I'm not very good at naming things.
My senior film Bar is, so far in my short career and relatively short life, my largest and most representative project yet. For better or worse, I own this film completely, from concept to fabrication to animation. It's been screened at several national and international festivals, and more importantly, it won me an award for "Weirdest Film" at the SCAD graduation showcase. Writing this long after finishing, I have a lot of retrospective feelings, both positive and negative, that I'll try to leave out of my account.
The concept stage was far and away the most difficult part, as it often is. I have an unhealthy obsession with neon lights. I'll get that out of the way early. After I imagined a neon light in the middle of the woods, I knew I was never going to move on. However, that single image is obviously not enough to sustain an entire short film, and I got stuck building a world around it. The other guiding inspiration was something that I would describe as "breathing" photographs and paintings. Still pictures alone are very capable of telling a story, but just adding a tiny bit of movement to them increases the immersion immensely. There's a bit too much going on in Bar for it to be considered a breathing photograph, but the concept heavily informed the pacing and staging in every shot.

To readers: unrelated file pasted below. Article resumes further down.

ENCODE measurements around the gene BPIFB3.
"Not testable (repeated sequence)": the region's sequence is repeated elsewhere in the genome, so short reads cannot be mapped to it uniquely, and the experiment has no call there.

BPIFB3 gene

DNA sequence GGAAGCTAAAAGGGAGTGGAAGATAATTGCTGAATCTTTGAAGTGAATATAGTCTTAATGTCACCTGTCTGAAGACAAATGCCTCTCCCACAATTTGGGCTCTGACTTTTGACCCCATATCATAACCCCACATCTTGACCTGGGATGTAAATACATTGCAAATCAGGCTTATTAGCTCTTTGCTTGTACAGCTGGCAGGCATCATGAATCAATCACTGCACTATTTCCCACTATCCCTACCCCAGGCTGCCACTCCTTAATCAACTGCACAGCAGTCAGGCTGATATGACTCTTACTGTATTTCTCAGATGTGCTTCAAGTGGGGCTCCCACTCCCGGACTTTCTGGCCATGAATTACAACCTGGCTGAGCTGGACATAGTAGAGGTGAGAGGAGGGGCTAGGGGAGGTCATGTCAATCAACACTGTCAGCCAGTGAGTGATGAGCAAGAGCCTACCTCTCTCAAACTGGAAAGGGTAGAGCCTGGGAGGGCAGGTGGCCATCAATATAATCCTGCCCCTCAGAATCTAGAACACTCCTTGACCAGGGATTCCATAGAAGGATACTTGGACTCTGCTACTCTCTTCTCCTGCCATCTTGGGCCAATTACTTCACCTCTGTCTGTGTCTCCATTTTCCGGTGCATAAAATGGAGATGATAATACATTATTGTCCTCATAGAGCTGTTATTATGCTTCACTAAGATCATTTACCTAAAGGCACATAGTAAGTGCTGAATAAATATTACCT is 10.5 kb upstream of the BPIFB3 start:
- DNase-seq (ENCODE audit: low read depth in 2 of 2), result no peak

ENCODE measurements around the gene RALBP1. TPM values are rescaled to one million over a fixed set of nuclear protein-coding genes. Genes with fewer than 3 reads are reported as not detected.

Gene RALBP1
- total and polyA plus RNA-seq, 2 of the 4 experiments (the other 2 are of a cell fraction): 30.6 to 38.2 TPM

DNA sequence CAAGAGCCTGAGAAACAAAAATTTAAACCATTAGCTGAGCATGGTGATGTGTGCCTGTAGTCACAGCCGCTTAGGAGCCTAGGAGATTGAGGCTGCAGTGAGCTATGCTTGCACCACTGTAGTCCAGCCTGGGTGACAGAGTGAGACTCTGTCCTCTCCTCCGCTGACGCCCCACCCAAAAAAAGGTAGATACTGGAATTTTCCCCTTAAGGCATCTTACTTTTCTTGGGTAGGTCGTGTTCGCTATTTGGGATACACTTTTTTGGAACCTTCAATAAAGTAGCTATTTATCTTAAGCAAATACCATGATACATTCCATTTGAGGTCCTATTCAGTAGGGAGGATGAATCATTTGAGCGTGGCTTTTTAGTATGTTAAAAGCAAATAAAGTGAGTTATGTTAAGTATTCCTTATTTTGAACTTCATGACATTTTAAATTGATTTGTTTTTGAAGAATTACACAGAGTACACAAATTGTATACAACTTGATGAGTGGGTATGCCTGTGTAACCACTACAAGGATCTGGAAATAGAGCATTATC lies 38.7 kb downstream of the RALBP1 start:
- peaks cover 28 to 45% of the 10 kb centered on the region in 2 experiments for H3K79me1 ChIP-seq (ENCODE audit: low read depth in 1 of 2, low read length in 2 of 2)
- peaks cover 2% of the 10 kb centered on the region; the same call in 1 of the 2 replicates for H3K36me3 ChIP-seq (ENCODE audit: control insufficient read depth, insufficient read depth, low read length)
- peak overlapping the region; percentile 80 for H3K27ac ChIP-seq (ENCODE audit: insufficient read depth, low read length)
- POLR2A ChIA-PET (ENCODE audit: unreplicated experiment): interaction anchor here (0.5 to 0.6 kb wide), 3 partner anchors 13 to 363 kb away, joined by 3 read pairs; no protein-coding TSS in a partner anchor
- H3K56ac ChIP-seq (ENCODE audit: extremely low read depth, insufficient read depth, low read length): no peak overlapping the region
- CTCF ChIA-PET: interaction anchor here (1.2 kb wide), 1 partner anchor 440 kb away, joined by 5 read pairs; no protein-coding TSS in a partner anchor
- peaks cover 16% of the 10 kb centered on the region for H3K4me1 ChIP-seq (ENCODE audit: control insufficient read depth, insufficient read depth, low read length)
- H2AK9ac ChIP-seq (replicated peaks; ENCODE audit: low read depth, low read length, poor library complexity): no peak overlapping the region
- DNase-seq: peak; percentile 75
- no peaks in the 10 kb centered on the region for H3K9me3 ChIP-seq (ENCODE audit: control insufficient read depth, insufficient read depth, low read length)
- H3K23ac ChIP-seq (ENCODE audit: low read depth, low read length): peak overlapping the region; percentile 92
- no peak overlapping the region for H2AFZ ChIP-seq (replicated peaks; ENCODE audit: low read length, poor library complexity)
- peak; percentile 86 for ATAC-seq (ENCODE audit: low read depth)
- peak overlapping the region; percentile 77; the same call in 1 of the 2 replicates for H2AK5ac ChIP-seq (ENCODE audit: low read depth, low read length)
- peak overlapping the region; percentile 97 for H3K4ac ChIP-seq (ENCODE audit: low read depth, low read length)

Because the film is still screening at festivals, it is not yet available publicly online. I hope to put it on the site soon, but in the meantime, I'll have to provide a synopsis. A cold and weary traveler, clothed in many layers, stumbles upon a bar in the middle of the woods. In doing so, he awkwardly interrupts the nightlife of the forest creatures.
On to the fabrication:
The traveler puppet was the one capable of the most articulation, as required by the story. I had used and experimented with ball and socket armatures before, but this is the first time I purpose built one for a film.
I apologize for the blurry image. As he's all bundled up, he's built sort of like a turtle. His back is rigid, and his arms jut out awkwardly from the front of his body. I soldered together some square tubing for the rigid body sections. The rods and ball-bearings are actually barbells intended for body piercings. I had some sandwich plates from an armature kit I had in middle school, so I borrowed and adapted those for use in this armature.
Despite the distinct shapes, all four animal puppets were made using the same basic method. Not needing to move around much, I used simple wire armatures and a fairly bulky foam build up method.
The core of almost every set element was carved insulation foam that was painted and dressed with either model foliage or real, preserved moss.
I soldered the sign together from sheet metal, then I ran battery-operated LED wire to simulate the effect of neon tubes. Although the light looked very cool, it had to be amplified with another light to reach the required brightness.
Hopefully, most of these photos were mostly self-explanatory, but if they weren't (or you have other questions), feel free to email me. Thanks for reading!